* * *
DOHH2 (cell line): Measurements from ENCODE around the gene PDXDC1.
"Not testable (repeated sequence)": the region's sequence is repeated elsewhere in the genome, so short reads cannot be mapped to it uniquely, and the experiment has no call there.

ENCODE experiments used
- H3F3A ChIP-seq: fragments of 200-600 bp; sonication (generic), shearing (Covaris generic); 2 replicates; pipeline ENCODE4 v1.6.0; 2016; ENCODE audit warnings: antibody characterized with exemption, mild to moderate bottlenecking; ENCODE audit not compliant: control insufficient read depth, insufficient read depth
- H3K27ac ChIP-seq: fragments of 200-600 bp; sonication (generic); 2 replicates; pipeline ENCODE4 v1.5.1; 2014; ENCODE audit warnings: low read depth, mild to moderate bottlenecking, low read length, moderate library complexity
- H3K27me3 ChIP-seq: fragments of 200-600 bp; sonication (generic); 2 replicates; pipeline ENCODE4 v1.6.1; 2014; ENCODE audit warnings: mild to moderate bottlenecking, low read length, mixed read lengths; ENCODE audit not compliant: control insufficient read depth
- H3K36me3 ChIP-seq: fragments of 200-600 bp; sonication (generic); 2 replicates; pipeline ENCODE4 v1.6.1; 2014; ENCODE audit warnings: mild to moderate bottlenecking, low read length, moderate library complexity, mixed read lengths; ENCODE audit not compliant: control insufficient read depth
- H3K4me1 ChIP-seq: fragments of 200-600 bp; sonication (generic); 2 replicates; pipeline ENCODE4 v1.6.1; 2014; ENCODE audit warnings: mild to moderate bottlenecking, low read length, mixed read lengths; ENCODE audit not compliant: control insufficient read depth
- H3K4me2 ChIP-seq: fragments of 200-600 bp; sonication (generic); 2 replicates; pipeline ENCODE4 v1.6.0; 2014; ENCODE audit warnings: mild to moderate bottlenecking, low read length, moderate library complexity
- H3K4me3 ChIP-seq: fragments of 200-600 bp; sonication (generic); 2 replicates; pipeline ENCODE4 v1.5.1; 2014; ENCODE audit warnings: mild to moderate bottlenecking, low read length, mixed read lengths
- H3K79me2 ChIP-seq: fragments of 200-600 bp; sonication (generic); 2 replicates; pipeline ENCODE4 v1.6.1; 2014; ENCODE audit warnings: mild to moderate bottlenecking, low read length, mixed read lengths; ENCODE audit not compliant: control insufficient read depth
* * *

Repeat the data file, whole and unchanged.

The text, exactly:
DOHH2 (cell line): Measurements from ENCODE around the gene PDXDC1.
"Not testable (repeated sequence)": the region's sequence is repeated elsewhere in the genome, so short reads cannot be mapped to it uniquely, and the experiment has no call there.

ENCODE experiments used
- H3F3A ChIP-seq: fragments of 200-600 bp; sonication (generic), shearing (Covaris generic); 2 replicates; pipeline ENCODE4 v1.6.0; 2016; ENCODE audit warnings: antibody characterized with exemption, mild to moderate bottlenecking; ENCODE audit not compliant: control insufficient read depth, insufficient read depth
- H3K27ac ChIP-seq: fragments of 200-600 bp; sonication (generic); 2 replicates; pipeline ENCODE4 v1.5.1; 2014; ENCODE audit warnings: low read depth, mild to moderate bottlenecking, low read length, moderate library complexity
- H3K27me3 ChIP-seq: fragments of 200-600 bp; sonication (generic); 2 replicates; pipeline ENCODE4 v1.6.1; 2014; ENCODE audit warnings: mild to moderate bottlenecking, low read length, mixed read lengths; ENCODE audit not compliant: control insufficient read depth
- H3K36me3 ChIP-seq: fragments of 200-600 bp; sonication (generic); 2 replicates; pipeline ENCODE4 v1.6.1; 2014; ENCODE audit warnings: mild to moderate bottlenecking, low read length, moderate library complexity, mixed read lengths; ENCODE audit not compliant: control insufficient read depth
- H3K4me1 ChIP-seq: fragments of 200-600 bp; sonication (generic); 2 replicates; pipeline ENCODE4 v1.6.1; 2014; ENCODE audit warnings: mild to moderate bottlenecking, low read length, mixed read lengths; ENCODE audit not compliant: control insufficient read depth
- H3K4me2 ChIP-seq: fragments of 200-600 bp; sonication (generic); 2 replicates; pipeline ENCODE4 v1.6.0; 2014; ENCODE audit warnings: mild to moderate bottlenecking, low read length, moderate library complexity
- H3K4me3 ChIP-seq: fragments of 200-600 bp; sonication (generic); 2 replicates; pipeline ENCODE4 v1.5.1; 2014; ENCODE audit warnings: mild to moderate bottlenecking, low read length, mixed read lengths
- H3K79me2 ChIP-seq: fragments of 200-600 bp; sonication (generic); 2 replicates; pipeline ENCODE4 v1.6.1; 2014; ENCODE audit warnings: mild to moderate bottlenecking, low read length, mixed read lengths; ENCODE audit not compliant: control insufficient read depth